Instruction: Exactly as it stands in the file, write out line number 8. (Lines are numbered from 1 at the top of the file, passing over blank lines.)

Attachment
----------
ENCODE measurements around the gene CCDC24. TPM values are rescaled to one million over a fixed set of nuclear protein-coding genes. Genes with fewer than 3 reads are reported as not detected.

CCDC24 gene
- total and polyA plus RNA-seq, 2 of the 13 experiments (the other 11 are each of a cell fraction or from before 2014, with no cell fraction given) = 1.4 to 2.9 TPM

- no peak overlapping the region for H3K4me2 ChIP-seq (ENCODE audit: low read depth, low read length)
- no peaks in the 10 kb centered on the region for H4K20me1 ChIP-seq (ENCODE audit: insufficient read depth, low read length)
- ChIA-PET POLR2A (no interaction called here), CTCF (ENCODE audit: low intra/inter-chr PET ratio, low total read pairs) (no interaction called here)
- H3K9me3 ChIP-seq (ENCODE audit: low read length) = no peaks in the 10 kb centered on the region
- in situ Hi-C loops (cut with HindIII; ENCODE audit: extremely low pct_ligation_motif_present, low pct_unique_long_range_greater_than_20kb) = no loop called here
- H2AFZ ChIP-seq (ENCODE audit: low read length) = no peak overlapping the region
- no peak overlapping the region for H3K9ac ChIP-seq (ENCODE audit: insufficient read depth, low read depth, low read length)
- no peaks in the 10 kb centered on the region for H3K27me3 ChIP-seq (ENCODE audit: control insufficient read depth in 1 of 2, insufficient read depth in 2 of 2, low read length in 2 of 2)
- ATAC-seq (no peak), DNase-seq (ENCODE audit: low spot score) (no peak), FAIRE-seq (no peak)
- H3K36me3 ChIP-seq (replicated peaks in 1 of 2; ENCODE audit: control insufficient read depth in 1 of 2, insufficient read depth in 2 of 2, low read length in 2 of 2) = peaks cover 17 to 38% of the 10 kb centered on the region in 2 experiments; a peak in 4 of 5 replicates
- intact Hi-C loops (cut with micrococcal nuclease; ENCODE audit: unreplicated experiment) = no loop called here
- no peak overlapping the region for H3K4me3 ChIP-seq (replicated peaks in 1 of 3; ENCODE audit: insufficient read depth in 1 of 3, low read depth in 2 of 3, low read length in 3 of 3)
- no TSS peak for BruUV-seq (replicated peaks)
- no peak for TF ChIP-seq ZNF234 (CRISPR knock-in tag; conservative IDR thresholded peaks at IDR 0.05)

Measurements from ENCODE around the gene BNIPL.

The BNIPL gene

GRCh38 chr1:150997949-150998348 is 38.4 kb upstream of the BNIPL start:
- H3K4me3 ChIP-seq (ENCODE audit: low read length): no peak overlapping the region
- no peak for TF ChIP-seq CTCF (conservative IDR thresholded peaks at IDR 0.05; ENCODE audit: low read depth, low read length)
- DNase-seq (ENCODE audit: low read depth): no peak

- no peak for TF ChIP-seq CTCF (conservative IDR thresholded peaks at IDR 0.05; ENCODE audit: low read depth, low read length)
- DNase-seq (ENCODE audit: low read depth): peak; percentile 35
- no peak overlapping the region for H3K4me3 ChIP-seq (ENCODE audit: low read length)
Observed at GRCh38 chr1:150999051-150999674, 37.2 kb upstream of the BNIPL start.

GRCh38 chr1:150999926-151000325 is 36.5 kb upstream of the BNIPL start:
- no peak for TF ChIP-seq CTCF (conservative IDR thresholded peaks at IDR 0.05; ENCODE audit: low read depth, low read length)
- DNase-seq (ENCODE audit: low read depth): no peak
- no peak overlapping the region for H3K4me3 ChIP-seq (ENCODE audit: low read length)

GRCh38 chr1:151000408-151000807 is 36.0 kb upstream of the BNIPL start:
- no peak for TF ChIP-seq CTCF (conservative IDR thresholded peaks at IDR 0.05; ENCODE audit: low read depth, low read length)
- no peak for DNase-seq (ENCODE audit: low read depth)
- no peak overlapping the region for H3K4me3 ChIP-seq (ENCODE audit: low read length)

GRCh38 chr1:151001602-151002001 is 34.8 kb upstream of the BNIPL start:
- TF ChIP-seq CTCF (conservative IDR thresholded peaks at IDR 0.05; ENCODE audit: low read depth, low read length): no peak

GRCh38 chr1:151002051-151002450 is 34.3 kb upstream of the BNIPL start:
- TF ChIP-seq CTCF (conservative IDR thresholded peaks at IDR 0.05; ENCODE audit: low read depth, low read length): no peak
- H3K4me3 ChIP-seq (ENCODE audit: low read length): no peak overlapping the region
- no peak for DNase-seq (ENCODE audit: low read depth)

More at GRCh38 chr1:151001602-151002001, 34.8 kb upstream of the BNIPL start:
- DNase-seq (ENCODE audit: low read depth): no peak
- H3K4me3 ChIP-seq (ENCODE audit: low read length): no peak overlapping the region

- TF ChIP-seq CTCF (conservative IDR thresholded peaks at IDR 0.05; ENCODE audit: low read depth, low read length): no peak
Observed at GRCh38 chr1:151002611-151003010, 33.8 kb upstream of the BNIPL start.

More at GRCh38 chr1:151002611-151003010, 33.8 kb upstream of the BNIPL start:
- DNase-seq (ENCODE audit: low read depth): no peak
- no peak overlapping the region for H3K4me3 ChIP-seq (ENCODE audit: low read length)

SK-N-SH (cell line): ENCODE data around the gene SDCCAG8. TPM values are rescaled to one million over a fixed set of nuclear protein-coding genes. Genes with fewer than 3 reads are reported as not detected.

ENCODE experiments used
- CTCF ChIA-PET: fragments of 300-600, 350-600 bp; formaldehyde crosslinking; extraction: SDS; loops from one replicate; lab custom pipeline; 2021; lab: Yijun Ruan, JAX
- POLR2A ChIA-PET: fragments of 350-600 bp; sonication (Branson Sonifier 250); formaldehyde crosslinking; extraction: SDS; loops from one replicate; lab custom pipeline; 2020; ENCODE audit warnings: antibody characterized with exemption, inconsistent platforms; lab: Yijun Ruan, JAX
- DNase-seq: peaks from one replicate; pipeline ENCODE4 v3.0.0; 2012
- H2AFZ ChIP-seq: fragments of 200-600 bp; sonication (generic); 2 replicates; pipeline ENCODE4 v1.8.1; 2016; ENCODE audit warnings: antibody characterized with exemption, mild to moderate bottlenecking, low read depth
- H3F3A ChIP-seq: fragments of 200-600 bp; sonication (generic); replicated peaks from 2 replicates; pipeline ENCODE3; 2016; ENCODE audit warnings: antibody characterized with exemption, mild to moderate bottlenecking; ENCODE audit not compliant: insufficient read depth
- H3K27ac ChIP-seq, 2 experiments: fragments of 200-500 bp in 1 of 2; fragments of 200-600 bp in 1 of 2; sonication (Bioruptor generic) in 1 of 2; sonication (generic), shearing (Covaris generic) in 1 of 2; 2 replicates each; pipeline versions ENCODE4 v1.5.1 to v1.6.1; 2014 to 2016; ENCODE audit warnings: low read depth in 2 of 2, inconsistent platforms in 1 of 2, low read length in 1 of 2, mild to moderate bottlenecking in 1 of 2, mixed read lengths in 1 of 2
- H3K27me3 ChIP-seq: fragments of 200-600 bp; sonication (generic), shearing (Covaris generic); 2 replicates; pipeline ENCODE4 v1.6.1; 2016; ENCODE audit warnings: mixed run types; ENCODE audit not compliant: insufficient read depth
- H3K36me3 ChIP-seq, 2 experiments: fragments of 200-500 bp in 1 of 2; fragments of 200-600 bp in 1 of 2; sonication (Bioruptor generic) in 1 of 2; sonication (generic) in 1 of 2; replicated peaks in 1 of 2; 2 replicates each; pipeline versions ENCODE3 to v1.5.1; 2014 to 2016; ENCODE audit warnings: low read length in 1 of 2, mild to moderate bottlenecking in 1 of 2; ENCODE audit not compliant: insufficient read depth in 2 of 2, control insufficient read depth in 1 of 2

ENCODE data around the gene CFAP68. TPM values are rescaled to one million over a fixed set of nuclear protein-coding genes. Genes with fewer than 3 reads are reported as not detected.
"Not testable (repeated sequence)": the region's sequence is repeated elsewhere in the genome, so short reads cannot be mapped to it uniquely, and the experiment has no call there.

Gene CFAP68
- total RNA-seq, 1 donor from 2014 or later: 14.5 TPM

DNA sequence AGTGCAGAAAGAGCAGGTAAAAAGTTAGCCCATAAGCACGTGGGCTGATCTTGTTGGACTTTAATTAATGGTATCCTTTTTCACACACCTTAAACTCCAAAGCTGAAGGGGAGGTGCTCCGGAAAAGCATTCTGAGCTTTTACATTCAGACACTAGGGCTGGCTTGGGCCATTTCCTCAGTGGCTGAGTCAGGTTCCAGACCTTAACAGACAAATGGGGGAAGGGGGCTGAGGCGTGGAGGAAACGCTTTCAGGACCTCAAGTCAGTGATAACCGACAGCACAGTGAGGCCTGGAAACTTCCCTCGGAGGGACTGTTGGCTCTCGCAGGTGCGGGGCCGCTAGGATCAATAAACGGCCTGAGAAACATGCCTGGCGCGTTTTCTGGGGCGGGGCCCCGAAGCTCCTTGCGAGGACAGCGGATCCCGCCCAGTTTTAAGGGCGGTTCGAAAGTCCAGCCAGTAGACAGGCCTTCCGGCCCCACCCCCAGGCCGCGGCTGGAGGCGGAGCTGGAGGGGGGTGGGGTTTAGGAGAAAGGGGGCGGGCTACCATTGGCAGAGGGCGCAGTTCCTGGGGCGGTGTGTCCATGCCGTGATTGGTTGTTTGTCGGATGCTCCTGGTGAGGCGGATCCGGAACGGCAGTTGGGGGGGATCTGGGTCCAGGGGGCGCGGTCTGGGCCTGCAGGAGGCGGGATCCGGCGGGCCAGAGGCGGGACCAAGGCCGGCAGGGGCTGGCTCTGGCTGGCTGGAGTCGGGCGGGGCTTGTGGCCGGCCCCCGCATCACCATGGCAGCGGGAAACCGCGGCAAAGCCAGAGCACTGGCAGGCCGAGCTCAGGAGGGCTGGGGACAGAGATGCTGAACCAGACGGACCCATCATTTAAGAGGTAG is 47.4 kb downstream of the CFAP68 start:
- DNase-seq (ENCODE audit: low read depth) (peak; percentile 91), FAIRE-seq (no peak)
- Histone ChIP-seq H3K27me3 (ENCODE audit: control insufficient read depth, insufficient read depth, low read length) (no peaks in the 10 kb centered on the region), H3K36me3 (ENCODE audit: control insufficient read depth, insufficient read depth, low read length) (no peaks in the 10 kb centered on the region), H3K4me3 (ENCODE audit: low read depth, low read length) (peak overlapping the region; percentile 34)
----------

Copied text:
- in situ Hi-C loops (cut with HindIII; ENCODE audit: extremely low pct_ligation_motif_present, low pct_unique_long_range_greater_than_20kb) = no loop called here